Anaplasmosis is one of many tick-borne diseases that endanger the health of humans, pets, and other animals across the United States. In today's post, our Trooper Veterinary Hospital veterinarians explain the symptoms of Anaplasmosis in dogs and how to treat it.
What is Anaplasmosis in dogs?
Anaplasmosis is a disease caused by the bacteria Anaplasma phagocytophilum, which is spread through the bite of infected ticks. This potentially fatal condition can be found in dogs throughout the United States, with the Midwest, West Coast, and Northeast reporting the highest rates of the disease.
Is there such thing as asymptomatic anaplasmosis in dogs?
It is common for dogs infected with Anaplasmosis to show no symptoms at all (asymptomatic), but when symptoms do appear, they are similar to severe flu. If your dog has Anaplasmosis, you may notice one or more of the following symptoms:
- Lack of energy
- Loss of appetite
- Bloody nose
- Joint pain
- Chronic diarrhea
- Breathing difficulties
If your dog is showing any of the symptoms listed above a trip to the vet is essential. Undiagnosed anaplasmosis in Dogs can lead to serious health complications. Long-term effects of anaplasmosis in dogs include respiratory failure, organ failure, and bleeding issues. In very severe cases, Anaplasmosis can be fatal for dogs.
How is Anaplasmosis in dogs diagnosed?
Anaplasmosis can be difficult to diagnose because the symptoms are generally vague and can point to other common diseases in dogs. Knowing where your dog has been and whether he or she has come into contact with infected ticks can assist your veterinarian in accurately diagnosing your dog's condition.
Provide your veterinarian with as much information as possible about where your dog may have come into contact with the ticks, the symptoms your pet is experiencing, and when the symptoms first appeared. Anaplasmosis symptoms usually appear 2 to 4 weeks after being bitten by an infected tick.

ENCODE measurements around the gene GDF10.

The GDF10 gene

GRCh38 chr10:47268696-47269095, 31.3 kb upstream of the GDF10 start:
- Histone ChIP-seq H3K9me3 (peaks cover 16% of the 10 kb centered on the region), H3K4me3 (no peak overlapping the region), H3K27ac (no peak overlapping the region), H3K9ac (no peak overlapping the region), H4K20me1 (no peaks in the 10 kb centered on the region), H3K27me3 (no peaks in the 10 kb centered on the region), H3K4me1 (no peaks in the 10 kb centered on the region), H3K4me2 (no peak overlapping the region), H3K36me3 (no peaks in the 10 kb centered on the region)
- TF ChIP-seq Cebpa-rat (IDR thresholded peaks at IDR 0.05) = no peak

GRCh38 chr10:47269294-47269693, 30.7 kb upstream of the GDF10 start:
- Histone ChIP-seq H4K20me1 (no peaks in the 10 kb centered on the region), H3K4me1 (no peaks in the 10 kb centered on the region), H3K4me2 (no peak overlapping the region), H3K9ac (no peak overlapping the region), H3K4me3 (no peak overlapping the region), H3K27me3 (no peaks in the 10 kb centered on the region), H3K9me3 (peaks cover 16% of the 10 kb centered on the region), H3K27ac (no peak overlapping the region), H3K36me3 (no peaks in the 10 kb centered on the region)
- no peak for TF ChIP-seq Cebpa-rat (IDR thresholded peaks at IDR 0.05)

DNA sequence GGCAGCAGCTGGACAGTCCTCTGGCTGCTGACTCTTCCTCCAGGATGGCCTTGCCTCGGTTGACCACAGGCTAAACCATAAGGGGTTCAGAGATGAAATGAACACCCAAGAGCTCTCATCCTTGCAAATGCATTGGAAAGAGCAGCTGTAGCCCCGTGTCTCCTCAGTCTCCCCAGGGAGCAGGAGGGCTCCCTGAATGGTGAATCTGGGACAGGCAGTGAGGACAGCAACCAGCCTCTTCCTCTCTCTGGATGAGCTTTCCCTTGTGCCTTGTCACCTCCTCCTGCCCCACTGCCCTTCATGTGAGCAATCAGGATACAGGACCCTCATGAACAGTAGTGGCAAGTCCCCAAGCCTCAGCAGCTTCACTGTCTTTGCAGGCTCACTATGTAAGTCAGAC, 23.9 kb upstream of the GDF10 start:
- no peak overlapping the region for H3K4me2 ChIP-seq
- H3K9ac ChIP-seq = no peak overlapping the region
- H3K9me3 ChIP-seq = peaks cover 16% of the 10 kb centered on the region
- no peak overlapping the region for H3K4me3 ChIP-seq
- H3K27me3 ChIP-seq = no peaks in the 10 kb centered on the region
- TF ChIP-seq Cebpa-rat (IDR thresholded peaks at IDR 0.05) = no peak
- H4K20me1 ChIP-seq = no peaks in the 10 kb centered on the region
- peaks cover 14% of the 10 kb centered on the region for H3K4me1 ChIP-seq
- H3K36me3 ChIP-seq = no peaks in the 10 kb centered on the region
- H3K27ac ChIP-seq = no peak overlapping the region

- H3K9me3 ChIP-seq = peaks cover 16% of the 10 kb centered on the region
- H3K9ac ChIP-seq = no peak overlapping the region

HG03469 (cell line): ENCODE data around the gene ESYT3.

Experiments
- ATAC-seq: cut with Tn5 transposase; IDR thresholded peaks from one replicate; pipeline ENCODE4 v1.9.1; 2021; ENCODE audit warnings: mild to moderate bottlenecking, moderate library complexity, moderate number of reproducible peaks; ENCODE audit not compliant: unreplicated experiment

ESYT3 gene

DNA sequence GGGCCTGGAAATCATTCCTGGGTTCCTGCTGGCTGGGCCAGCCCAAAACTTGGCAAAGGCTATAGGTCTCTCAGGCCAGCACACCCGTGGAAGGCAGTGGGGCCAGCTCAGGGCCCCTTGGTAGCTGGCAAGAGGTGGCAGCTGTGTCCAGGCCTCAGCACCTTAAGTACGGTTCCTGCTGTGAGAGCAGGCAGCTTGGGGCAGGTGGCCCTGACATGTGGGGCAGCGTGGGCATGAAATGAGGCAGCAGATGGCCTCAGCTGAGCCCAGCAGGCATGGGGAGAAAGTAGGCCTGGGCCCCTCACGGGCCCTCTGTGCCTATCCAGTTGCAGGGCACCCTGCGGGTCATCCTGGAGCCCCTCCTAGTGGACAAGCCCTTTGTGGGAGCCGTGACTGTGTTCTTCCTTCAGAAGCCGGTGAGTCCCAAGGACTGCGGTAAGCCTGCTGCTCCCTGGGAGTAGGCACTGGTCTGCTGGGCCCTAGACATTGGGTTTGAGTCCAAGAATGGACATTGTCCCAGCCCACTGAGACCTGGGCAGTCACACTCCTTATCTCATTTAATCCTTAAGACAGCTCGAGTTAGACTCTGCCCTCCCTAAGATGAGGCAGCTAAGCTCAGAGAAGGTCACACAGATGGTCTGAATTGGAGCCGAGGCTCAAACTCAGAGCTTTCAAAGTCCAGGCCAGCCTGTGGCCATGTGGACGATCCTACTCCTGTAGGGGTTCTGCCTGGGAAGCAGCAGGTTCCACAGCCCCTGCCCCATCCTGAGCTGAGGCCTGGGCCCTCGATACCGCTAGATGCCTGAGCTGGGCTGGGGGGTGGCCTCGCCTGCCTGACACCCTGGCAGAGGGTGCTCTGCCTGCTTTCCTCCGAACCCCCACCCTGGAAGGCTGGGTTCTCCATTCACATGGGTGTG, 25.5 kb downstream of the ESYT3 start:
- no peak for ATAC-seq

If your veterinarian suspects that your dog is infected with Anaplasmosis, he or she will perform a full physical exam to look for signs of the disease as well as ticks that may be living on your dog. If your dog tests positive for the Anaplasma phagocytophilum bacteria, your vet may also perform an antibody test.
What is the treatment for dogs with Anaplasmosis?
Anaplasmosis treatment in dogs is usually a simple course of antibiotics such as minocycline, chloramphenicol, doxycycline, or tetracycline. Most dogs will show a noticeable improvement as soon as 24- 48 hours of starting antibiotic treatment and anaplasmosis in dogs should go away by then. But be sure to stick, exactly, to the treatment plan your vet lays out.
How can I prevent my dog from getting Anaplasmosis?
One of the most dependable ways to help prevent Anaplasmosis in dogs is to keep your pet on tick prevention medications or treatments all year. However, no tick prevention medication is guaranteed to protect your dog from tick-borne diseases, so caution is advised.
Keep your dog away from areas where ticks are most likely to hide (long grass and brush), and check your dog for ticks daily so that they can be removed before transmission occurs.
If you discover a tick on your dog, you must remove it properly. Call your veterinarian to learn how to remove ticks in a way that prevents the spread of Anaplasmosis and other tick-borne diseases.
Note: The advice provided in this post is intended for informational purposes and does not constitute medical advice regarding pets. For an accurate diagnosis of your pet's condition, please make an appointment with your vet.